In spite of the government's pronouncements, Serbia's path towards a wider European future may be rocky. Events in Kosovo have reduced the appeal of European institutions to the country and damaged UN, EU, U.S. and NATO credibility. Parties that are either opposed to or ambivalent about European integration control 71 per cent of the parliament. The ultra-nationalist SRS has one third of the seats in every committee. Anti-reform forces within the "democratic" bloc appear intent on forestalling or rolling back many key Djindjic-era measures, while the SRS is pushing for a return to the past. The economy and Kosovo place tremendous pressure on the government, and the SRS is most likely to benefit in the upcoming presidential and municipal elections from any dissatisfaction.

To become a stable state, Serbia must undergo two transitions. The first is from the Milosevic-era criminalised state to a more normal society. The second is the classic Eastern European transition from a socialist command economy to a democratic market economy. Until there is significant progress in the first transition, the second will not happen. It is this failure to cleanse Serbia of the Milosevic legacy -- particularly in the security services -- that has led to the resurgence of the extreme right and cessation of reforms. International assistance should be redirected to target the first transition. Unfortunately, the new government has indicated that it is more interested in removing traces of Djindjic than Milosevic.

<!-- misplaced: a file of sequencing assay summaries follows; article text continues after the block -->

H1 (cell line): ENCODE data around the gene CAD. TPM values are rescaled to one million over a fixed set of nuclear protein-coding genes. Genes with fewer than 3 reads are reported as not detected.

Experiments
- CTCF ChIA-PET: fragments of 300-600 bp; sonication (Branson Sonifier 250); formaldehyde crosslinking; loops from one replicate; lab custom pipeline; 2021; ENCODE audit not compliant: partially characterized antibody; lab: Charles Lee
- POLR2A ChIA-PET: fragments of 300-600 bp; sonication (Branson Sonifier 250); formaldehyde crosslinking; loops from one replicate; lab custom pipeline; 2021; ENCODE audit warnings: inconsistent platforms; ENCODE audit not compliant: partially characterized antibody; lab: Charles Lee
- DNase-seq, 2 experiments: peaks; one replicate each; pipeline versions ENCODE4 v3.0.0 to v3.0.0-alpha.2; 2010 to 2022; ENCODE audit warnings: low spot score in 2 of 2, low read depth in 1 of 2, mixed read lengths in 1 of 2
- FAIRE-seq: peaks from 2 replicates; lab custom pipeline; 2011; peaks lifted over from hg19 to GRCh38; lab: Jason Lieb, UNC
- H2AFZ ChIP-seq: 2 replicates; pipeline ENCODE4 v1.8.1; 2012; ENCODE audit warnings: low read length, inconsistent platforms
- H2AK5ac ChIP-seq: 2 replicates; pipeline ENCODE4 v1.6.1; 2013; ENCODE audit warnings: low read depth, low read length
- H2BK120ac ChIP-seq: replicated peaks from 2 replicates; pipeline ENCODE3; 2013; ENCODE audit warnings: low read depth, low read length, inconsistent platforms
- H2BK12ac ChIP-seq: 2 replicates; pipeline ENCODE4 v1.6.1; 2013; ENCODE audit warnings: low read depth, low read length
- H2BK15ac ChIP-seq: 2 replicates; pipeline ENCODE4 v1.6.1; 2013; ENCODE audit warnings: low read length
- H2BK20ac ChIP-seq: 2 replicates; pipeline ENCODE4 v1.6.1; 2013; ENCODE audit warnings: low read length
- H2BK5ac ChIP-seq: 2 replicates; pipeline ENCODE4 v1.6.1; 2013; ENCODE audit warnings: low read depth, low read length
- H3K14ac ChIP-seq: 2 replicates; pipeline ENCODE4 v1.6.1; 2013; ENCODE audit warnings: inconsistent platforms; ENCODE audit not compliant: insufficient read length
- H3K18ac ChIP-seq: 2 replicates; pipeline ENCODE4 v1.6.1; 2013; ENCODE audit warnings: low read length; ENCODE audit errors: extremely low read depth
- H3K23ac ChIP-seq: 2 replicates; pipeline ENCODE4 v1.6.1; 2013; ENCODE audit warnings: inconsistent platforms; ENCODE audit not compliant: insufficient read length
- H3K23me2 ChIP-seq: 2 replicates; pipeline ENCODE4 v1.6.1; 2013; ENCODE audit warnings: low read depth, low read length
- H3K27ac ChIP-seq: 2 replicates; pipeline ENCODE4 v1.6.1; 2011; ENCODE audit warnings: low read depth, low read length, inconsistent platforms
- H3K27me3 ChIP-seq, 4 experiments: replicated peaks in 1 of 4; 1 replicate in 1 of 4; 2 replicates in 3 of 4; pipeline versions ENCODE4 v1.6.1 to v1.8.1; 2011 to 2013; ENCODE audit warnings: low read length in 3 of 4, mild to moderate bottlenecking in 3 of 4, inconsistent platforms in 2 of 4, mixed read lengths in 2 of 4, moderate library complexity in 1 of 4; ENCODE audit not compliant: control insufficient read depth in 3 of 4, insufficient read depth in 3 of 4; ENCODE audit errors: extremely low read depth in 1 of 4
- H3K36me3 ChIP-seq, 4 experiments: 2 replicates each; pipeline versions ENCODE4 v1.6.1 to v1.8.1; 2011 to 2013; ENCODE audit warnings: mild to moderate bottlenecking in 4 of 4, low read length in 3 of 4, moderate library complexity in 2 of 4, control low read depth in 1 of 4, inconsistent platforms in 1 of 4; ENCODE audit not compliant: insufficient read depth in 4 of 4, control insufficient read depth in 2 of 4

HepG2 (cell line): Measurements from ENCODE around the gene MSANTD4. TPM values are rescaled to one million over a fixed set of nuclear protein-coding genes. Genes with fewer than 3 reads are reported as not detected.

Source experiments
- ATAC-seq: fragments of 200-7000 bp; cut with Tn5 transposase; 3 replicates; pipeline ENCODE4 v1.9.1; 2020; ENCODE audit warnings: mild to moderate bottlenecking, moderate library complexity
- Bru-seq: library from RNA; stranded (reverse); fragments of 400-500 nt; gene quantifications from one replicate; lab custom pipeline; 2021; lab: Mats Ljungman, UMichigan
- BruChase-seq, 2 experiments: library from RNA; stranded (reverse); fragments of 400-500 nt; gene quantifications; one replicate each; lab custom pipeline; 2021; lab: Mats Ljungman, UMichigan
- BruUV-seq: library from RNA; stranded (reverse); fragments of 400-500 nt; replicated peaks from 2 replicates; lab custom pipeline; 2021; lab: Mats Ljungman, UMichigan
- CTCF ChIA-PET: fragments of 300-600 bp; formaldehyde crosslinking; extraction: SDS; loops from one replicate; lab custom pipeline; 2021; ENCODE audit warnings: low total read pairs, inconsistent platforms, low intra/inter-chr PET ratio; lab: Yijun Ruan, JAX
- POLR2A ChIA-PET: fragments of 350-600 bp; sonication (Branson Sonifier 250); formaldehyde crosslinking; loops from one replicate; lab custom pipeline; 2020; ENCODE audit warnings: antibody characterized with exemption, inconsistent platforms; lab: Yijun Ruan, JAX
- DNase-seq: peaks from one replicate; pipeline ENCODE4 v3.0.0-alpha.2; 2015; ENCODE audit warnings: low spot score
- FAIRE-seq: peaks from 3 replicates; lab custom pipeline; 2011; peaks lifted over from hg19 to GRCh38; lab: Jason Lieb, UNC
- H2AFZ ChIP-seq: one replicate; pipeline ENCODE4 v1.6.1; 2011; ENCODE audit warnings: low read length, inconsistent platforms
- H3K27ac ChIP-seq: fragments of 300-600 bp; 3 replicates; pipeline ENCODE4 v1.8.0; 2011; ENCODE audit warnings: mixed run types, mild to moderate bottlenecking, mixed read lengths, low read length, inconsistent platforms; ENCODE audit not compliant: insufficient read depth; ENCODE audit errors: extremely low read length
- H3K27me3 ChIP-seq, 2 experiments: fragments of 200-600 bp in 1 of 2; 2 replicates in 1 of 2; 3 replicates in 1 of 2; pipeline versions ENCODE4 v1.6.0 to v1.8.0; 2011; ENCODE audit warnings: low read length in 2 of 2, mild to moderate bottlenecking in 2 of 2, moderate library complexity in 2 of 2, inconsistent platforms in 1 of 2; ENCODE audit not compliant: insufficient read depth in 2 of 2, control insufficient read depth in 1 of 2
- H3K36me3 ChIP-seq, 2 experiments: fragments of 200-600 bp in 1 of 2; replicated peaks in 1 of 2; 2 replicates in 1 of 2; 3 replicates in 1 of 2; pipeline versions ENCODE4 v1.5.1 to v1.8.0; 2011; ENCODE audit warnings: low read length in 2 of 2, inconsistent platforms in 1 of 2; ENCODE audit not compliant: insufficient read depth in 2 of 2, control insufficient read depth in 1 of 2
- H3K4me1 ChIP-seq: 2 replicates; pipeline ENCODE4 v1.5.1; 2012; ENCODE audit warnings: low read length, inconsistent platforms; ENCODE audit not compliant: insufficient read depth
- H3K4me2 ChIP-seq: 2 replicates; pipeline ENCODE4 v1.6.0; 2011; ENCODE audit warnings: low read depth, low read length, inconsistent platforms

It is increasingly apparent that 5 October 2000, the day on which Milosevic stepped down, was less revolutionary than it seemed at the time. Many of Serbia's democrats accepted the Milosevic-era myth that all the country's problems were caused by a decade of wars and international sanctions and the NATO bombing campaign of 1999. With these "causes" removed, many democrats showed little enthusiasm for reforms and, in many instances, actively blocked them. As a result Serbia failed to make a clean break with the Milosevic heritage. With the December 2003 elections, the past has partially returned to endanger the scant progress made to date, both domestically and in Serbia's relations with its neighbours.

Milosevic-era structures and personnel are still relatively intact in the judiciary, police, army and other key institutions. Serbia's media and judiciary are less independent today than two years ago. The myriad intelligence services still appear out of control and engage primarily in spying on domestic political opponents. It is nearly as difficult to do business in Serbia in 2004 as it was under Milosevic, a fact confirmed by the scant foreign investment. The only institutions that appear to function with any efficiency are the army and the National Bank. In the meantime, the lack of a final status resolution for Kosovo will continue to overshadow domestic politics and warp normal political dialogue.

ICG will shortly publish a separate report on the March 2004 events in Kosovo and their implications for the future of Kosovo and international policies in the wider region. 

Belgrade/Brussels, 26 March 2004